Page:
We have an early transfer back to Delhi International Airport to check in for the Druk Air flight to Paro. This flight is one of the most spectacular of all mountain flights, with views of the Nepal Himalaya as we traverse that country heading east. Then, descending into the Paro Valley, there are splendid views of alpine forests, small monasteries, temples and flat-roofed farmhouses. The Paro Valley is enchanting. A single road lined with willows, clear mountain streams, families working in the rice paddies and one of Bhutan’s most impressive Dzongs (fortresses) creates a memorable first impression. Our arrival, we meet our Bhutanese guide and transfer to our hotel. Depending on our arrival time, we should have plenty of time on this first day to go out to take those all-important first photographs of the holiday. At the time of our visit in the early spring, the Paro Valley is just coming to life with fresh vegetation and blossoming fruit trees. Paro Dzong is something everyone will want to photograph and the short hike up to the nearby temple of Dzongdrakha, which is home to troops of capped langur monkeys, will give the group a great overview of the Paro Valley and its picturesque farmland. This is a great introduction to photography in Bhutan. We return to our hotel for dinner and overnight. Altitude at our hotel in Paro is 2400 metres.





Drive across the Chele La (3988m) into the Haa Valley. Afternoon photography in Haa Village and at Katsho Gompa.

After breakfast at the hotel, we board our private transport for the exciting drive into the Haa Valley, the most westerly and one of the least often visited regions of Bhutan. To get there, we must negotiate a narrow, but generally well-surfaced road which switchbacks its way up to the Chele La (3988m) one of the highest road passes in the country. We will take a break at the top and fish out our telephoto lenses to make the most of the 7000 metre, snow-capped Himalayan peaks which are visible to the north – Chomolhari, Jitchu Drake and Tserim Kang. Closer to hand, the road at the pass is lined with Buddhist prayer flags, some white and some many-coloured. These make great photographic subjects, too. Descending into the Haa Valley, we check in at our hotel accommodation and have lunch, before going out on a walking tour with our cameras to nearby Haa Village. Haa is one of the most culturally intact parts of Bhutan and there is a rich heritage of typically Bhutanese architecture, wooden framed and white-painted, which we can visit and photograph. Some of the buildings, including the roadside shops, can be richly decorated and hung with drying chillis. Today, we can also visit Katsho Gompa, one of the largest and most important monasteries in the valley. If we are lucky we might come across a game of ‘khuru’ in progress, which is rather like archery, but with the competitors throwing large darts at a target up to 20 metres away. People in Bhutan are very approachable and usually happy to be photographed, but be respectful at all times. Dinner and overnight at the simple, but comfortable Rigsum Resort, the only hotel in Haa.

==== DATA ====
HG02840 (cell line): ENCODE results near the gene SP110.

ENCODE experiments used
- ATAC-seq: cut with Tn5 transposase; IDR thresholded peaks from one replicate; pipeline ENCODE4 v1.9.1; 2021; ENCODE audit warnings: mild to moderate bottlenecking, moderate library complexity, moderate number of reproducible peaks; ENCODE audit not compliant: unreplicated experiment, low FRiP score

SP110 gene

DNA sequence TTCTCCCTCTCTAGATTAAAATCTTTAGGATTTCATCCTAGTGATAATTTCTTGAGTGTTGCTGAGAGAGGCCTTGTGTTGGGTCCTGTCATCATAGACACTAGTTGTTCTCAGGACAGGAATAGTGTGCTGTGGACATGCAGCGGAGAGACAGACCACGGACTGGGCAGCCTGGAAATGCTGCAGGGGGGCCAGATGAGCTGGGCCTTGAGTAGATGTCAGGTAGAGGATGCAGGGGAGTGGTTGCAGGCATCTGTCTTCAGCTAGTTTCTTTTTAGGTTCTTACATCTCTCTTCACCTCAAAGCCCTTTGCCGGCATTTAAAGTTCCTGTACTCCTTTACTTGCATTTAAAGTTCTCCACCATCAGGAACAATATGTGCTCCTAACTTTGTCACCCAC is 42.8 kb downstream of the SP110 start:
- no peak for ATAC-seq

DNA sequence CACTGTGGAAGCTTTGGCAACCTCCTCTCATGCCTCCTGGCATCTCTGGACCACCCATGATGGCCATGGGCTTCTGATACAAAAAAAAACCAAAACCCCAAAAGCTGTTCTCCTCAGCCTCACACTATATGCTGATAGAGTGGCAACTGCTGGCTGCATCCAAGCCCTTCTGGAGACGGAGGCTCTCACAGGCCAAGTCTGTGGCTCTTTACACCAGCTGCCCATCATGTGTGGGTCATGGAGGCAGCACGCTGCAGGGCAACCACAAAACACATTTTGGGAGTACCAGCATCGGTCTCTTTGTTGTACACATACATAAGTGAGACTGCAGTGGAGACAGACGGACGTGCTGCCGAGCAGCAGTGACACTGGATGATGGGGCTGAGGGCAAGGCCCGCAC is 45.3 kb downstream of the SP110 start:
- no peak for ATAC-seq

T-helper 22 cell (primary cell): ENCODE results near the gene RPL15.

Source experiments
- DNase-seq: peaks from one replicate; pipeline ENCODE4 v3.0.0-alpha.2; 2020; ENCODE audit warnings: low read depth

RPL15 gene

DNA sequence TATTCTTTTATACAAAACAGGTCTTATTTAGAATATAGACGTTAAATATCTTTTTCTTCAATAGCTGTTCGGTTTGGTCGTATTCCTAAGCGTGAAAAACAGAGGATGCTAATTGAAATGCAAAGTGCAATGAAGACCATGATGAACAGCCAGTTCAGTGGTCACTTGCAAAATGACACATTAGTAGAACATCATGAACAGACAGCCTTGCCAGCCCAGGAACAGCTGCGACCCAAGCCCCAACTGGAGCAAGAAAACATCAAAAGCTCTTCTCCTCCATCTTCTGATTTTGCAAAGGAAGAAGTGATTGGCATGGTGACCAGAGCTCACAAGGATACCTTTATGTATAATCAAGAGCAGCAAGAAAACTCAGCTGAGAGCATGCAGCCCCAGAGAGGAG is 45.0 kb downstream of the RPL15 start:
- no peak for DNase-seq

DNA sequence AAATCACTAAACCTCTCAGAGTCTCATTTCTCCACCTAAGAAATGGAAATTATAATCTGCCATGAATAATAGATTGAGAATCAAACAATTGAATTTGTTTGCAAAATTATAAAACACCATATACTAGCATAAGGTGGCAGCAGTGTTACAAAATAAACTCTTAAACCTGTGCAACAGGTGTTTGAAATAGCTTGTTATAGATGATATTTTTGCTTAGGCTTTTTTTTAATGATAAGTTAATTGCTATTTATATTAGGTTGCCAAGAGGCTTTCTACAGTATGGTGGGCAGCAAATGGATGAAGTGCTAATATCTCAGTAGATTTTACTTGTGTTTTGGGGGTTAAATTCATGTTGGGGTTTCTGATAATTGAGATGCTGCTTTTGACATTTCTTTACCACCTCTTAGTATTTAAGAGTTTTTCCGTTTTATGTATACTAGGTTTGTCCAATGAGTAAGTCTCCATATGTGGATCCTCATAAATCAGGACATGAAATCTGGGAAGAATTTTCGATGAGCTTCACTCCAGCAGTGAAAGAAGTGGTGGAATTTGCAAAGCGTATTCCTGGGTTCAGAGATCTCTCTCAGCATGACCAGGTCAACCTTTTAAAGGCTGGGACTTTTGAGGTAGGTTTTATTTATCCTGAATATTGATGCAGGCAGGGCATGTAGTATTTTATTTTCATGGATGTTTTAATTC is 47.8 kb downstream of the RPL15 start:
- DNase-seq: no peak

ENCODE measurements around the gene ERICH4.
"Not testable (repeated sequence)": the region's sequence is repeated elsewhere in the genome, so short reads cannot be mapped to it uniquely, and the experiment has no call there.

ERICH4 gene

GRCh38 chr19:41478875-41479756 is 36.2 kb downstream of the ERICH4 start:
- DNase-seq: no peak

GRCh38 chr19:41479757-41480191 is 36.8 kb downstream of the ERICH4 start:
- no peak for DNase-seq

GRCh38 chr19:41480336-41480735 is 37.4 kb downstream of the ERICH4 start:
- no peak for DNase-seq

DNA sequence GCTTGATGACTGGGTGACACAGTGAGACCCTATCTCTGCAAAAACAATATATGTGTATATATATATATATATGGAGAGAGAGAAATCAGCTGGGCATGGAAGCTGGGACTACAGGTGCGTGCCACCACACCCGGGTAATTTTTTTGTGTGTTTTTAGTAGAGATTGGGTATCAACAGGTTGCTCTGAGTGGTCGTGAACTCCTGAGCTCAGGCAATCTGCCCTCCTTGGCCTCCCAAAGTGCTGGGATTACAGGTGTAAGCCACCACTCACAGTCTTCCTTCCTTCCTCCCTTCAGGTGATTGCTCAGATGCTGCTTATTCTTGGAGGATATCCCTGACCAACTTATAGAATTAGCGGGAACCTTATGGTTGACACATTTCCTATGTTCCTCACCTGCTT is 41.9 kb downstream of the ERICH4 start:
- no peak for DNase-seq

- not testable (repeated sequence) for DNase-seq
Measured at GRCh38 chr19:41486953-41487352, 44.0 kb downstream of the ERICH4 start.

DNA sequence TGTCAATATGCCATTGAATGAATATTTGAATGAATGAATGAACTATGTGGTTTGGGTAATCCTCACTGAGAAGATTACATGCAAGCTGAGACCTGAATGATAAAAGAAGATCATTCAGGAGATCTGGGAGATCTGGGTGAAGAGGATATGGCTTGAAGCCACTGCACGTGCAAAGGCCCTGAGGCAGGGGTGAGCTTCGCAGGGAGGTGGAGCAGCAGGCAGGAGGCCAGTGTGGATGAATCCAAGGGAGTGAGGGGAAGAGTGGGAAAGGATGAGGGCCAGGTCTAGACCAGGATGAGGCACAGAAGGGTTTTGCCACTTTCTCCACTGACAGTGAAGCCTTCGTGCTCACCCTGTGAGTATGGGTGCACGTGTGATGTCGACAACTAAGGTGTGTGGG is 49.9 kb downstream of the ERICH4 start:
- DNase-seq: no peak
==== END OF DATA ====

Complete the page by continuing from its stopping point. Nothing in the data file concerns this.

DAY 4 

A day of photography in the Haa Valley.

An early, pre-breakfast, start to capture the mix of morning mist and woodsmoke rising above the valley is an option. An unusual feature of the valley is the row of 3 rounded hills, called ‘rigsum’ which are said to represent Manjushri (the God of wisdom), Chenrezig (the Buddha of compassion) and Chana Dorji(the protector god of Bhutan). Later, there are lots of great photo opportunities in and around the Haa Valley, including two more famous monasteries, Lhakhang Karpo (White Temple) and Lhakhang Nagpo (Black Temple). Some of the most interesting objectives will involve a certain amount of hiking and Colin will make decision with the group as to which will serves the group best. The Haa Valley harks back to a simpler, more traditional time and we will look to take an easy walking trails amongst its wooded hills, during which we can incorporate a visit to a local home for tea and snacks – a most enjoyable way to spend a part of the day. We return to spend a second night at our hotel in the Haa Valley.





Drive across country and across the Dochu La (3050m) to Punakha.